How First Home Buyers Using Superannuation Will Affect Investors

There has been alot written, discussed and pondered over by many of Australia’s greatest economists, thinkers and policy makers. The underlying topic all the experts are trying to solve is how can property become more affordable for first home buyers?

One of the newest ideas is allowing first home buyers access to their superannuation to help towards funding the property purchase. If this policy becomes reality then it will continue to be happy days for investors and current property owners.

Namely demand will increase as first home buyers re-enter the housing market. Many may even push into a higher purchase price bracket.

The newfound competition from this policy will continue to put upward pressure on prices. One aspect of the goal will be achieved. That is helping first home buyers enter the market. The flow on from the policy will be increased competition and upward price pressure.

Many believe simply increasing supply will reduce demand. You would think this to be true based on the most fundamental lesson you learn in Macroeconomics, which is Supply & Demand. In Sydney, this supply has come in the form of new apartment developments and to a lesser extent townhouse developments in the inner to middle ring. House and land options are about 40km from Sydney CBD. Have these options helped first home buyers? Yes, it has helped many. But there are many who aren’t willing to live further out. Has this supply put downward pressure on prices, resulting in more affordable housing? No. Well not yet. Should a first home buyer purchase a property just to get into the market even if it is an investment? It would make sense.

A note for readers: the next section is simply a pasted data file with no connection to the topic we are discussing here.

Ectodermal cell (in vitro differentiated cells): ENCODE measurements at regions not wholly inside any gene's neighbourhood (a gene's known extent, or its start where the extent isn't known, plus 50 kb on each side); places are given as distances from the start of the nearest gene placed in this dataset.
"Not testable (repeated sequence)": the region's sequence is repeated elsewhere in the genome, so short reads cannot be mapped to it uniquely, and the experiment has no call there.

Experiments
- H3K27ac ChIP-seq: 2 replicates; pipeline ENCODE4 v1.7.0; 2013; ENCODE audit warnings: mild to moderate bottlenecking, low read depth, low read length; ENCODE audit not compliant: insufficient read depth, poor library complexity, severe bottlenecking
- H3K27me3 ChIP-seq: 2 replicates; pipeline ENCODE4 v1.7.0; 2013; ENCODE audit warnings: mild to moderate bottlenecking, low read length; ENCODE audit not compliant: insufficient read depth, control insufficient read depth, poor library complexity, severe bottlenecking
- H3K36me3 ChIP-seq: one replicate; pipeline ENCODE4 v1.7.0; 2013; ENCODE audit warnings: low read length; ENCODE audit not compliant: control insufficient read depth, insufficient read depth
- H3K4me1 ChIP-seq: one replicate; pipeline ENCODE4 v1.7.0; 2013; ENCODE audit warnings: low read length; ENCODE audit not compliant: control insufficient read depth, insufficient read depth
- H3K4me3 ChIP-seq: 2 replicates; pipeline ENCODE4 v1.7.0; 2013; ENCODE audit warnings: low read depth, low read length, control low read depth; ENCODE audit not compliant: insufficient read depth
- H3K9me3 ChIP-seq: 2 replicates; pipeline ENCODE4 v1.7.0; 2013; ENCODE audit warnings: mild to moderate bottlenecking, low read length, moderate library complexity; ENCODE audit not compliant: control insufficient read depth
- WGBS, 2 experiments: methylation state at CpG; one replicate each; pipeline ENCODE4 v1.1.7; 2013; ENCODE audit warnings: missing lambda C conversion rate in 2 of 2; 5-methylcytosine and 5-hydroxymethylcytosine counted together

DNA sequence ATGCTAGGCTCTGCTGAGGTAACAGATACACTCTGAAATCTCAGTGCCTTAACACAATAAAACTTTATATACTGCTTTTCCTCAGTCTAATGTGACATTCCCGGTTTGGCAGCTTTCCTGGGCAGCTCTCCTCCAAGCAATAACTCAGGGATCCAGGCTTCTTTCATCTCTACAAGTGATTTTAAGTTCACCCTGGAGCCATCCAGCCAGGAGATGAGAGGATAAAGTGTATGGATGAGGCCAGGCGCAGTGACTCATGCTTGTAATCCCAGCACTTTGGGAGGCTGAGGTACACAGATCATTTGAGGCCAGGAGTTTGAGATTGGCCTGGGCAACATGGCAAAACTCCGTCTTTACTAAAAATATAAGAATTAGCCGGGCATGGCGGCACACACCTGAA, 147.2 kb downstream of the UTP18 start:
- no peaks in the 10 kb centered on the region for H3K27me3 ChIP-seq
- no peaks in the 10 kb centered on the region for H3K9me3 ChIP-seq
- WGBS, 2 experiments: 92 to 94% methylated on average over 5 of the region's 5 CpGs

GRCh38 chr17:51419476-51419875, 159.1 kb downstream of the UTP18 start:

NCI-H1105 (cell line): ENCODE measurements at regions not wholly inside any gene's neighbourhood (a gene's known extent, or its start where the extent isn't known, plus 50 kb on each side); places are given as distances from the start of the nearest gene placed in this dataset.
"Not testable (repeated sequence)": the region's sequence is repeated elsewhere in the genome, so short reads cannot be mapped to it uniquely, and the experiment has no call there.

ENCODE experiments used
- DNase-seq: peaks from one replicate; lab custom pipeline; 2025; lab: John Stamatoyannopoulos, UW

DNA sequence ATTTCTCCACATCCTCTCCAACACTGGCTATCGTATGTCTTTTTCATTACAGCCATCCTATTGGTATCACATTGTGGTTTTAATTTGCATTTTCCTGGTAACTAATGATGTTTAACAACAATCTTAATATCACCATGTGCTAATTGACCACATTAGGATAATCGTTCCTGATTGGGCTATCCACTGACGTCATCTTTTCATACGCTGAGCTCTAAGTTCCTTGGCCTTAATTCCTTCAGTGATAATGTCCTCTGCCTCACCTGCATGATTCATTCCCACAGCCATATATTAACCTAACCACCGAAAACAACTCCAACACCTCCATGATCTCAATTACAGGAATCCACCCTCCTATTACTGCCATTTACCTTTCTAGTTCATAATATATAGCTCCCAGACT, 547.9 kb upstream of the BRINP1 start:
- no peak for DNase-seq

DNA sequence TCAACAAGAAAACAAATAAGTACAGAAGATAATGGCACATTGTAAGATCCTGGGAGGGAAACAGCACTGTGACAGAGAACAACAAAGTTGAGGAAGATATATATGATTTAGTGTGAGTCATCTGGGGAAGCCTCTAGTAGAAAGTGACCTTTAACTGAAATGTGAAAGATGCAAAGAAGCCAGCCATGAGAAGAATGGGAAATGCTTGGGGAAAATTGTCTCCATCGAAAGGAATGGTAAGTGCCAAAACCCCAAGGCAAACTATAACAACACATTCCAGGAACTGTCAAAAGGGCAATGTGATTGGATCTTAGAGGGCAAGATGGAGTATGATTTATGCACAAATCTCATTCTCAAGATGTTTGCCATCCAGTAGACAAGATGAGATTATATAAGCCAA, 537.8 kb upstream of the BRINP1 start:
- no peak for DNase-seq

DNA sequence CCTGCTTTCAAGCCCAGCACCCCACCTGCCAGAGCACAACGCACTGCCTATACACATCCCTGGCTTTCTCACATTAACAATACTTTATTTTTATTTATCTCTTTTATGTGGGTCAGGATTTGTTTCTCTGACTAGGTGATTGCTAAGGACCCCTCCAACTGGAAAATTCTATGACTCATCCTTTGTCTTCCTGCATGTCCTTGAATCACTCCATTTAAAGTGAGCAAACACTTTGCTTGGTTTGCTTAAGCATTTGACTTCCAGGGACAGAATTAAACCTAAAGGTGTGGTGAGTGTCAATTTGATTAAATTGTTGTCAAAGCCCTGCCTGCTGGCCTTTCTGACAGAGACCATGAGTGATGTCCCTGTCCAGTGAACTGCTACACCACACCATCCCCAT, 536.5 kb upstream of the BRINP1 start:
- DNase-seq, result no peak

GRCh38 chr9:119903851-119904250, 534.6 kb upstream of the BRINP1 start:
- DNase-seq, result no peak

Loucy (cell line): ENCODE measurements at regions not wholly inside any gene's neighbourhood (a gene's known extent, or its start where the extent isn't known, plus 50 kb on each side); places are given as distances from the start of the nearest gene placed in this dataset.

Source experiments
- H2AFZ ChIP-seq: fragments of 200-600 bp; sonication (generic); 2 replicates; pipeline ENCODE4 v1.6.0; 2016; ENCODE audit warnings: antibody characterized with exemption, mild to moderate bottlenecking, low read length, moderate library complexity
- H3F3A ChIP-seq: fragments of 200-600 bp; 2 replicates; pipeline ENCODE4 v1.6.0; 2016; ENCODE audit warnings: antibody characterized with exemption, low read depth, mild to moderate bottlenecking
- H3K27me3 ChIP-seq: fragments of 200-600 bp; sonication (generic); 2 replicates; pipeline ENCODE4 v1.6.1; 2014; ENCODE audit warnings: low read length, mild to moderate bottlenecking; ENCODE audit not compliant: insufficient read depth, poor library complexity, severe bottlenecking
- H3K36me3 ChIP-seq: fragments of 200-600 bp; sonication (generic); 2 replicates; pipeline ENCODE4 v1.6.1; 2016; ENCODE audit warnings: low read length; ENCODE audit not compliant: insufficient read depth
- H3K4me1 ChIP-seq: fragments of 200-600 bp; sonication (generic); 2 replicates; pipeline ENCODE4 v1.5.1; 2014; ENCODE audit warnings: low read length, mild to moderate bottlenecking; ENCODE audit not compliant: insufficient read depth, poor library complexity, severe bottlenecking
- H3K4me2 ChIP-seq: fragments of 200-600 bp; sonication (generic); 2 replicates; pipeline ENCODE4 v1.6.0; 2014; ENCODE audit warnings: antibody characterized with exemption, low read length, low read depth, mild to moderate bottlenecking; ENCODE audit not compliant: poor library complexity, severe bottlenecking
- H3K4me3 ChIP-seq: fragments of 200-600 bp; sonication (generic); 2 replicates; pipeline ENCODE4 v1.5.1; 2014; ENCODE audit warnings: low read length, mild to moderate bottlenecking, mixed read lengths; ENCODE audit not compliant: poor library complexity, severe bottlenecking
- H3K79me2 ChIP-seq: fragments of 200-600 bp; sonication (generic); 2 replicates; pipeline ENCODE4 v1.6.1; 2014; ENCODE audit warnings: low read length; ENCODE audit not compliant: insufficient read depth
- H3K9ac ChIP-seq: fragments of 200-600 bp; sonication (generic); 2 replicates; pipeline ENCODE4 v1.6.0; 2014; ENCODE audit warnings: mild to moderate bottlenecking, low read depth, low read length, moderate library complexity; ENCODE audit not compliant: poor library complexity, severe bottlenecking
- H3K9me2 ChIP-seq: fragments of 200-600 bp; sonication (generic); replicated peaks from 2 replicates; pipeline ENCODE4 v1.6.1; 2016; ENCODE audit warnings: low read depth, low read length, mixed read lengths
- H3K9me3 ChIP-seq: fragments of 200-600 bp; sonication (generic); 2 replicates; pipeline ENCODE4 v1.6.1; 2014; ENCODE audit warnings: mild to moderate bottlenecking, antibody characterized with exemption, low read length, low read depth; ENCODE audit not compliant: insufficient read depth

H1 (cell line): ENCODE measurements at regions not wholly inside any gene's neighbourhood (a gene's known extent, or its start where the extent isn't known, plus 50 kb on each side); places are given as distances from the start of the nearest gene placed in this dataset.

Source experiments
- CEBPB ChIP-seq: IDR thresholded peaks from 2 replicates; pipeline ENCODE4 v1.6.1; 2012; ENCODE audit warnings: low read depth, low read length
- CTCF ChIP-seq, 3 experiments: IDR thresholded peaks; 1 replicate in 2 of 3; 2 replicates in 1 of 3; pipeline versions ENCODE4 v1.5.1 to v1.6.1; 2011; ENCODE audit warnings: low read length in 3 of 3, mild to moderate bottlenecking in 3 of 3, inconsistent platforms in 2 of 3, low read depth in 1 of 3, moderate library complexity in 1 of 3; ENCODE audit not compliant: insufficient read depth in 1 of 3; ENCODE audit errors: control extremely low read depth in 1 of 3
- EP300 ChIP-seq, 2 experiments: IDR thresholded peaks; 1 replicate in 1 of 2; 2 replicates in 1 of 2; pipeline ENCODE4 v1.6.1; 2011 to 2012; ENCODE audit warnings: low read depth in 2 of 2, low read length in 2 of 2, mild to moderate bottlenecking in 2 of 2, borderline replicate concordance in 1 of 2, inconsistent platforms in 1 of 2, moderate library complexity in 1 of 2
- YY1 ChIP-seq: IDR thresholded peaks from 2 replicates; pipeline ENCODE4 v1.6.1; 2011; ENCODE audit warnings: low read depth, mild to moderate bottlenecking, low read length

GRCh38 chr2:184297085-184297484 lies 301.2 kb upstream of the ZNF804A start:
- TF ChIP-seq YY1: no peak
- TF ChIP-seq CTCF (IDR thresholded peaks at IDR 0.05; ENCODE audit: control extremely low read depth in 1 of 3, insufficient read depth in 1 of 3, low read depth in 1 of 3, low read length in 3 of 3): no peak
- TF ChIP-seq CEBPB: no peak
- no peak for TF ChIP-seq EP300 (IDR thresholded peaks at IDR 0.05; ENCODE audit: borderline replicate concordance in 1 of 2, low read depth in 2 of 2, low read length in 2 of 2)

This policy helps first home buyers access more money. Does giving first home buyers more money make property more affordable? No. It doesn’t make it more affordable. But it does make it more accessible.

If you put yourself in the shoes of a first home buyer, then you would want anything that helps to buy your first home. Whether you live in it or not. Even if that means potentially driving up prices. At least you will have the chance to buy.